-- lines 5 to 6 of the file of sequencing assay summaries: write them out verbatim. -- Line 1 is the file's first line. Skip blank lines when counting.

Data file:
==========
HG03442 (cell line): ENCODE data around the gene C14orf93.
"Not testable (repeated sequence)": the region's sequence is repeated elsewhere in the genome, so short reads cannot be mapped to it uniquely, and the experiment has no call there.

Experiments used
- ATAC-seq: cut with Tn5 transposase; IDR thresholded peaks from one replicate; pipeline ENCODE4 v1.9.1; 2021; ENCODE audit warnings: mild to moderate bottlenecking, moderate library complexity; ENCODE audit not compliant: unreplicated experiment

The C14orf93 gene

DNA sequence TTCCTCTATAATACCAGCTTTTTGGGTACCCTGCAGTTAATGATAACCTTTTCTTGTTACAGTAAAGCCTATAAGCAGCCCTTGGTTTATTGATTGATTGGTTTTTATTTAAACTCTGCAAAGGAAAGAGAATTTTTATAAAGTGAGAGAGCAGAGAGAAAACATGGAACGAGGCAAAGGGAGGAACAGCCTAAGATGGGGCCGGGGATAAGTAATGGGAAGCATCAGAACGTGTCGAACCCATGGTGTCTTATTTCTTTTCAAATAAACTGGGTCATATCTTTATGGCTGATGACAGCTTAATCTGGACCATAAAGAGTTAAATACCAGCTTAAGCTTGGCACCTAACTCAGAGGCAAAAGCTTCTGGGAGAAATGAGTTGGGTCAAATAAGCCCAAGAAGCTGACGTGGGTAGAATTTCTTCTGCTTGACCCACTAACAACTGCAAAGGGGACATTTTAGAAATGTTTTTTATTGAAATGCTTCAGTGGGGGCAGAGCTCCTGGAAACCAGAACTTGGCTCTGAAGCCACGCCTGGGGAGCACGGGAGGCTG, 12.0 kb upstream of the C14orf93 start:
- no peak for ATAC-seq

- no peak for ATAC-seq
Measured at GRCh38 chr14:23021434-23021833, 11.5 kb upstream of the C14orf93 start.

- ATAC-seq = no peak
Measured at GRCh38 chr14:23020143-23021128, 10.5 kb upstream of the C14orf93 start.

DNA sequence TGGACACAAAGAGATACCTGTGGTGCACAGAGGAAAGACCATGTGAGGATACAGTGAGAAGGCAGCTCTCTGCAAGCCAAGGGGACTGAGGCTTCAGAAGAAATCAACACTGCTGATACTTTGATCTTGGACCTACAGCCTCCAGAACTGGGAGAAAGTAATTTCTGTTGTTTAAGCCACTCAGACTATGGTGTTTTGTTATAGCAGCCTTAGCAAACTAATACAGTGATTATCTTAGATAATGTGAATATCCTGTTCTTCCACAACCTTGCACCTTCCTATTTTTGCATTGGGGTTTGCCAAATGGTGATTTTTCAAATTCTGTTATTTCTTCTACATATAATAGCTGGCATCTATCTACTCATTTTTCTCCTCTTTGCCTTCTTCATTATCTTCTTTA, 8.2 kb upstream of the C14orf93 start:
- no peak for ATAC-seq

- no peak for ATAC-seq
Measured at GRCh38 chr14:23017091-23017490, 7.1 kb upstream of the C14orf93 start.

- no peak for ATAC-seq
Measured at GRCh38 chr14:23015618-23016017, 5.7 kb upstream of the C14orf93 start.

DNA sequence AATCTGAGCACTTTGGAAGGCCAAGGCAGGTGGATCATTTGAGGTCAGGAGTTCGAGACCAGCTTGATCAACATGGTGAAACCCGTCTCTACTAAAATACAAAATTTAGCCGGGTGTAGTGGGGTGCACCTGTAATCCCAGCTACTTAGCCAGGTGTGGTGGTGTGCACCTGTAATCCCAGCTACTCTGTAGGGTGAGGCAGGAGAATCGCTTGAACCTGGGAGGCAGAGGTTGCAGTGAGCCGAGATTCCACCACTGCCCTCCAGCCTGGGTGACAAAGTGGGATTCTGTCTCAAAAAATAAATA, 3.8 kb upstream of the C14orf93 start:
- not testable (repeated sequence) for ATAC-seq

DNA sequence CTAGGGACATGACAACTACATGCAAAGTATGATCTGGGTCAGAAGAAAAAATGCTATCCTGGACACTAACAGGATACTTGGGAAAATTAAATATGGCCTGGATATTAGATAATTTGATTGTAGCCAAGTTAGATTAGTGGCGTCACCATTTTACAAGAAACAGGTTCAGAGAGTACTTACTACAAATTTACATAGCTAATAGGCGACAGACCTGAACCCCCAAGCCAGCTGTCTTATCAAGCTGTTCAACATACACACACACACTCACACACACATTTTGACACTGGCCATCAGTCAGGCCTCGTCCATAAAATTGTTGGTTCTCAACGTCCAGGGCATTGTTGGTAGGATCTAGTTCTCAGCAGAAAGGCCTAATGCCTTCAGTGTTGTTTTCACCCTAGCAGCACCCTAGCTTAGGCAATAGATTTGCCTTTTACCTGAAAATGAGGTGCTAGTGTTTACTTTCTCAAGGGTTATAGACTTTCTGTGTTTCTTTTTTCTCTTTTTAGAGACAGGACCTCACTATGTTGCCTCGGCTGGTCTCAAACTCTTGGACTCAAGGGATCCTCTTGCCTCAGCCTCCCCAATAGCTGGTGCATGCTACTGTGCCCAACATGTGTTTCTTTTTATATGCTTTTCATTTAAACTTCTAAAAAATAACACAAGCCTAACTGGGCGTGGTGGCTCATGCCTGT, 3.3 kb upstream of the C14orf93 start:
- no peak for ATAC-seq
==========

The C14orf93 gene

DNA sequence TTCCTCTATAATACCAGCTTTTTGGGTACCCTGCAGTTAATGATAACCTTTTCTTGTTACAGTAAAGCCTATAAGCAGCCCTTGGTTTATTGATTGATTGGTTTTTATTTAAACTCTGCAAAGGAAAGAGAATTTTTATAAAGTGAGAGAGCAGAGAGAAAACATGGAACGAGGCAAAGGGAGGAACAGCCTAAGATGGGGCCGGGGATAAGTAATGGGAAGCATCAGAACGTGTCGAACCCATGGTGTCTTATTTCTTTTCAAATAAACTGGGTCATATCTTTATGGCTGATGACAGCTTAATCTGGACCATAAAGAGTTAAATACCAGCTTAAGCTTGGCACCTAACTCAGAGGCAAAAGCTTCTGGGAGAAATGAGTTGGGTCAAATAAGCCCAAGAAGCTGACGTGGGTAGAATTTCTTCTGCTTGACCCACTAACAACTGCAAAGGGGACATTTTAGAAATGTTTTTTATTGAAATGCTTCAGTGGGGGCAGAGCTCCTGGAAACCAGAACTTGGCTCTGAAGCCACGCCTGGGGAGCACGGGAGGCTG, 12.0 kb upstream of the C14orf93 start: